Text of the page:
BP Oil Spill

Green News Roundup – Oil Spill In The Gulf Of Mexico, Eco Style

Welcome to our weekly green news roundup. This week we’ve gathered stories about green job growth, the oil spill in the Gulf of Mexico, eco style and more. Feel free to send along any stories you’d like to see in the roundup by e-mailing me at kasia@azbigmedia.com.

Green Jobs Slowly Ticking Upward
According to the NY Times Green Blog the green economy is growing, albeit slowly. Though green services and businesses accounted for 1 to 2 percent of the private business economy in 2007, there are many signs pointing to the number being on the rise.

Eco Style
Being “green” is becoming quite stylish. Art of Board, a design company based in Hannover, PA, has transformed discarded skateboard materials into a variety of unique design elements including household accessories, wall tiles and more.

BP Oil Spill in the Gulf of Mexico
The devastating oil spill in the Gulf of Mexico has captured the attention of the nation and the world. The Environmental Protection Agency has set up a special website to track progress and containment of the spill. A 100-ton containment structure will be placed over a blown-out oil well; the plan is to contain the biggest leak with the structure. Visit the site to get the most up-to-date information.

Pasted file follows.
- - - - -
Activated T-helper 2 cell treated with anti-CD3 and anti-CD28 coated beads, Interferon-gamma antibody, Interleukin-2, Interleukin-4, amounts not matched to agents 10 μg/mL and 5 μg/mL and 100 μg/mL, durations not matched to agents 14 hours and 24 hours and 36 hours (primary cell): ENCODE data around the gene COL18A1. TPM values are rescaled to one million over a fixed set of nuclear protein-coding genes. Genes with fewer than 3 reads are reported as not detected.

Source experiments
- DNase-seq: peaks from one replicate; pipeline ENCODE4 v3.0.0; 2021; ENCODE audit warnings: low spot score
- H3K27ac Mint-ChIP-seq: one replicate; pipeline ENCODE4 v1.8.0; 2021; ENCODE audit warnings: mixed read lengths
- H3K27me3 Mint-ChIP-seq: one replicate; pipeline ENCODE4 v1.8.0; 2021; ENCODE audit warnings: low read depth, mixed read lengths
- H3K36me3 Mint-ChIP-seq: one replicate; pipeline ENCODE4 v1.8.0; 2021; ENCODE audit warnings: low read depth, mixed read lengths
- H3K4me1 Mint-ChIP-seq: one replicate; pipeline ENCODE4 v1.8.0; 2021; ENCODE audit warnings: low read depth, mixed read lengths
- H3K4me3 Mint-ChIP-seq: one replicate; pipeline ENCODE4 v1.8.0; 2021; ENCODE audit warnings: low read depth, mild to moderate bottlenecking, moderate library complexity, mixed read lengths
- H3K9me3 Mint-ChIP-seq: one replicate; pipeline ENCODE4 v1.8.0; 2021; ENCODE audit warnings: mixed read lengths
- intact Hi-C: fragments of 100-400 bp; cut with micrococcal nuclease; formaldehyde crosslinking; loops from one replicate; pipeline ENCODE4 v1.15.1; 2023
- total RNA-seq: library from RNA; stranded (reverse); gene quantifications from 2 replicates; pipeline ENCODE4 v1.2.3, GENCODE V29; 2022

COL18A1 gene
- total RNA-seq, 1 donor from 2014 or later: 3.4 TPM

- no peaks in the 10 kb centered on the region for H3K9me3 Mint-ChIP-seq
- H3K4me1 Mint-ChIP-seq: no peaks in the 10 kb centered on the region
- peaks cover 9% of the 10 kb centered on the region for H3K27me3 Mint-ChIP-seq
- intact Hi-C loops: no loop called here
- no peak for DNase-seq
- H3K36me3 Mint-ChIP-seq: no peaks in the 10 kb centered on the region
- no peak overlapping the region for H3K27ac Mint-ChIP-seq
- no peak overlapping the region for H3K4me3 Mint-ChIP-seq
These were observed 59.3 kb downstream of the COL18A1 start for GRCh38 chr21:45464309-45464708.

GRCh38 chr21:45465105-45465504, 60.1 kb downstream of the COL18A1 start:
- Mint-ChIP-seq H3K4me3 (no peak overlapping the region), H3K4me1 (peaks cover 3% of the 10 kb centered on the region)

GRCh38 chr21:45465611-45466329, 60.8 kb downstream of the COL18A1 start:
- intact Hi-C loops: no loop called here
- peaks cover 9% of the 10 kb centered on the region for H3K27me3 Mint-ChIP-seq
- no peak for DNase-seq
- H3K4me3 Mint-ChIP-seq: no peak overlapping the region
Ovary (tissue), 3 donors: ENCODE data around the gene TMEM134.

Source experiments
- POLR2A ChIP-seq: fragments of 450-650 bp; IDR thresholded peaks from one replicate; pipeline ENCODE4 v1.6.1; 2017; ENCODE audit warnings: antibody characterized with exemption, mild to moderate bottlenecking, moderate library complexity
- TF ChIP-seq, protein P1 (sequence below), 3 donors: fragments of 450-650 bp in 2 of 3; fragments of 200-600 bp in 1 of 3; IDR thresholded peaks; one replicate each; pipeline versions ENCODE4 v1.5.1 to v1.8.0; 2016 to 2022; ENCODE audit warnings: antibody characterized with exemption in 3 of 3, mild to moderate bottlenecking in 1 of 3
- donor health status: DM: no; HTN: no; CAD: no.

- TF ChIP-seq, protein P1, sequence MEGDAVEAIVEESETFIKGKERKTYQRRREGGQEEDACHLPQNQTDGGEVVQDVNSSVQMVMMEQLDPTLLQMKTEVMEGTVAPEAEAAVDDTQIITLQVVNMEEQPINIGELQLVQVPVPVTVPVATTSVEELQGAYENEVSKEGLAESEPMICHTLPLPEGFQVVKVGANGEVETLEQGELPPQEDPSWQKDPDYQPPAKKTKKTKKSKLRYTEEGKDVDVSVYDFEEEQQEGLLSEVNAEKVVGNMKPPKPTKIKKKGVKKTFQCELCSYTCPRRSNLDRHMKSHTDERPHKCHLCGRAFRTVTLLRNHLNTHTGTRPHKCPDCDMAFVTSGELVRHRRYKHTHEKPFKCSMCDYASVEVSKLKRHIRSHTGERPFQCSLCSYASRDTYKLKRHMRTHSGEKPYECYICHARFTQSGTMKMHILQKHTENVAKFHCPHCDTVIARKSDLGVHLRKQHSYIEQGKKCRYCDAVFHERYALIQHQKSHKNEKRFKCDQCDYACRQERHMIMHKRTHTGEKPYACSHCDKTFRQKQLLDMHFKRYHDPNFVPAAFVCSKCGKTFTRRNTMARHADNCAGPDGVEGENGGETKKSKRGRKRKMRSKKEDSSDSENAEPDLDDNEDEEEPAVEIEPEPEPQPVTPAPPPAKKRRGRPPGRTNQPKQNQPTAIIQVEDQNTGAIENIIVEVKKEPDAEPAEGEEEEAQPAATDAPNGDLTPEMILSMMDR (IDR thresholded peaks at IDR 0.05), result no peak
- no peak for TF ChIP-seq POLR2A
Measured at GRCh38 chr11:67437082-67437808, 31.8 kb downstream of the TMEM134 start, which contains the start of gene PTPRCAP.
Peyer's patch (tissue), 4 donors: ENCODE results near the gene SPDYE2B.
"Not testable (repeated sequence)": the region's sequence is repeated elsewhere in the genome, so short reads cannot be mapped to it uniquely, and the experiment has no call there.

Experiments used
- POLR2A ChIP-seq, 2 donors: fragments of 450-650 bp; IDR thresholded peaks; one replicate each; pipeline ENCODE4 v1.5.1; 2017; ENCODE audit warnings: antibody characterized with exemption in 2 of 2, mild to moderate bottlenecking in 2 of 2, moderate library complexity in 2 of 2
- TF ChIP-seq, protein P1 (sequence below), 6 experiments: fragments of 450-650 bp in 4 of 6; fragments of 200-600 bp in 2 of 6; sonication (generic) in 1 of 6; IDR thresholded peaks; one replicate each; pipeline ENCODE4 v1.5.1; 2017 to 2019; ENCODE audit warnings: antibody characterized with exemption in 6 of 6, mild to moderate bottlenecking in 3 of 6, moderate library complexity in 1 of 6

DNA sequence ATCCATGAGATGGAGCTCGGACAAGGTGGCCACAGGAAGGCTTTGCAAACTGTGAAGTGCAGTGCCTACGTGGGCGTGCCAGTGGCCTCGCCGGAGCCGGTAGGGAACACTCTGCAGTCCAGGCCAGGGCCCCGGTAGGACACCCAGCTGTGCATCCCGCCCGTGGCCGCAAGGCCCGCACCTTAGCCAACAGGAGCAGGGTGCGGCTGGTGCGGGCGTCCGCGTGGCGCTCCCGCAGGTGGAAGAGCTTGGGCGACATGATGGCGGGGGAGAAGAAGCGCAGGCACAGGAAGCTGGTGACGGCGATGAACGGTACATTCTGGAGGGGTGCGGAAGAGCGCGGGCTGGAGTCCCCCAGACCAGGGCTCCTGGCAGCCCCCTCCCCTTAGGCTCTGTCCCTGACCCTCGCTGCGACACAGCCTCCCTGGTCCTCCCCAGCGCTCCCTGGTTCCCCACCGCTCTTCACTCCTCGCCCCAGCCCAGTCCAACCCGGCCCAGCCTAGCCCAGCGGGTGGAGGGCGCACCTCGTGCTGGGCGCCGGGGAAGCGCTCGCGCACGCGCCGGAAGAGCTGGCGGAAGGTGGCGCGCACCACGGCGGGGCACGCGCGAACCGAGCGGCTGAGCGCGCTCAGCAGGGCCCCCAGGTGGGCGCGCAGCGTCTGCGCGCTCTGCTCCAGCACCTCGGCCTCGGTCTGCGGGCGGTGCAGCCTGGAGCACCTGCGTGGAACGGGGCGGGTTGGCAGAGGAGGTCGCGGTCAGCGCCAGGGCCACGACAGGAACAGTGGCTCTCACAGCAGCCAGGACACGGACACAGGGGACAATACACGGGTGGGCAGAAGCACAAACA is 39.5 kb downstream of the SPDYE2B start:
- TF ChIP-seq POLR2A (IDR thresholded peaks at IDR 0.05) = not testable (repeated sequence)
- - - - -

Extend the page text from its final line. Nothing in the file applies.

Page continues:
Sopping Up An Oil Slick With Castaway Hair
In order to protect coastlines from the approaching oil slick, containment booms are typically used to sop up the oil. However, an alternative source for the booms is something you probably wouldn’t think of — hair.

60-foot Vessel Sets Sail On an 11,000-mile Voyage
Sure sailing from the San Francisco Bay to Sydney, Australia isn’t that unusual. However, doing so on a boat made from recycled plastic bottles is! The aptly named “Plastiki” set sail on March 20. The goal of the voyage is to “call attention to environmental issues like bottled water and plastic waste.”  Solar panels and windmills power the vessel, and the crew stays in touch via Skype, Twitter, blogs and video updates. Life on a boat made from 12,000 reclaimed plastic bottles isn’t easy, but the crew is determined to finish their journey in a sustainable fashion.